Mechanisms That Promote and Support Family Preservation for Children at the Edge of Care: A Realist Synthesis

Sam Redgate*, Deborah Smart, Simon Barrett, Carrie Barron, Samantha Burns, Hilda Frost, William McGovern, Vikki Peart, Emma Adams, Hayley Alderson, Eileen Kaner, Ruth McGovern

*Corresponding author for this work

Research output: Contribution to journalArticlepeer-review

Abstract

Children in care of the state are amongst the most disadvantaged in society. They have often experienced adverse childhood experiences leading to their care entry including abuse and neglect. Longitudinal data suggests problems children in care of the state experience within adolescence persist into adulthood, showing “a continuing legacy of adversity.” Emerging literature shows that edge of care interventions can bring about benefits. These interventions support families to meet their child’s needs and prevent, or reduce, the likelihood of children going into care. However, it is not clear how or why these interventions work. It is important to develop this understanding to inform the development of effective, theory-informed practice to benefit this population. We reviewed and synthesised published literature to expose mechanisms by which interventions may promote and support family preservation for children at the edge of care. Our synthesis uses a realist approach to examine mechanisms by which interventions, in various contexts, can promote and support family preservation for children at the edge of care. Previous work by the team shaped the initial search strategy and in line with RAMESES realist review guidelines, no restrictions were placed on the types of study to be included in the synthesis. From 7,530 potentially relevant references identified, 61 papers were included in final extraction. Extracted data was themed, prior to developing narrative and formulating programme theories. Effective edge of care service operation seemed to be based on four core programme theories pertaining to the need for family skills training, home-based delivery, dedicated worker, and rapid response to need.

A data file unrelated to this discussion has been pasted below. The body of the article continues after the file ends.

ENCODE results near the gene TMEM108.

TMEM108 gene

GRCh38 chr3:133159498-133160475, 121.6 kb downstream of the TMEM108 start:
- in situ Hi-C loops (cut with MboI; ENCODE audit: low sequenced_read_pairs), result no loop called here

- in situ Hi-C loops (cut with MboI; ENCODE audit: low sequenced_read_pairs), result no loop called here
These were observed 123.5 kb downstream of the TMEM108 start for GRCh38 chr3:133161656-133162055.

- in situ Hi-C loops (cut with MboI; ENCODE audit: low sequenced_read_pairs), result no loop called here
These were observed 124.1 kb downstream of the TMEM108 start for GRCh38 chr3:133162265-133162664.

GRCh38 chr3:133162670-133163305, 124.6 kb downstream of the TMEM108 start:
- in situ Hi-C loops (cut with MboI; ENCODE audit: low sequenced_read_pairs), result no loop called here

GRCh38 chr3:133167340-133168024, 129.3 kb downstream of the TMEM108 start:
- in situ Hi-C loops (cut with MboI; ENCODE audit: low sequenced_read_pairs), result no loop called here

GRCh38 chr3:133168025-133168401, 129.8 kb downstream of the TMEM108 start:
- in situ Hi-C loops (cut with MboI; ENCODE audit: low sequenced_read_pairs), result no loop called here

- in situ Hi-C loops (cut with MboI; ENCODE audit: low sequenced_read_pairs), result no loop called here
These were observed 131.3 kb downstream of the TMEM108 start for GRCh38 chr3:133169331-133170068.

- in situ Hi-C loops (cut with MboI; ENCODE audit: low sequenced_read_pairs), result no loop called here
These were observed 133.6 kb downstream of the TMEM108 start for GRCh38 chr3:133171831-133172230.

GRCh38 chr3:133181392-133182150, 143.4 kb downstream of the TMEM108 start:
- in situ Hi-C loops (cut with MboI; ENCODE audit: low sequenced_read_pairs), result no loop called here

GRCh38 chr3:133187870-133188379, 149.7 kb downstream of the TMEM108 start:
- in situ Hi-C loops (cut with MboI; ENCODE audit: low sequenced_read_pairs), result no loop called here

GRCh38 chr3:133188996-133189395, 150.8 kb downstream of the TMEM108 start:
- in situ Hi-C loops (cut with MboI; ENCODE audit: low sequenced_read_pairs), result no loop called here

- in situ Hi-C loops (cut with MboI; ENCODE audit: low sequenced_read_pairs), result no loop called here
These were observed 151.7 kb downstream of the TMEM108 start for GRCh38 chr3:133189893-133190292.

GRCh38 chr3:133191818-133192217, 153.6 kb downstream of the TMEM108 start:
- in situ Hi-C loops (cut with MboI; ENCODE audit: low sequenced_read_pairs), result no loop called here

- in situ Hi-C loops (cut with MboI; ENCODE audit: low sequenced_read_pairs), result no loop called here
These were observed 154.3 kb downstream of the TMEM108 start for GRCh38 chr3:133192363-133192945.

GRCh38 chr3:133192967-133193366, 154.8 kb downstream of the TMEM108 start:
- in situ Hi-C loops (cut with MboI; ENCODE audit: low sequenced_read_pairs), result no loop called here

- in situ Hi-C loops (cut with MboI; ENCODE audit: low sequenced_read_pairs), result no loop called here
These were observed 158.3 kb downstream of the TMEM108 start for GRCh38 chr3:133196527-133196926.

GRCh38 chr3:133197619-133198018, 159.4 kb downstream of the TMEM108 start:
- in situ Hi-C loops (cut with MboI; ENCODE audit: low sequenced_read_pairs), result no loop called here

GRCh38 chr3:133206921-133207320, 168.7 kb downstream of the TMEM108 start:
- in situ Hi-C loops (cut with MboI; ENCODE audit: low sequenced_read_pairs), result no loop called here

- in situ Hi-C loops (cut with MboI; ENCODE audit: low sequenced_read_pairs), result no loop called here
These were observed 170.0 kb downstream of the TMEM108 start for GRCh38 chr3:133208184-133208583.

Original languageEnglish
Pages (from-to)1-16
Number of pages16
JournalSAGE Open
Volume14
Issue number2
DOIs
Publication statusPublished - 16 Jun 2024

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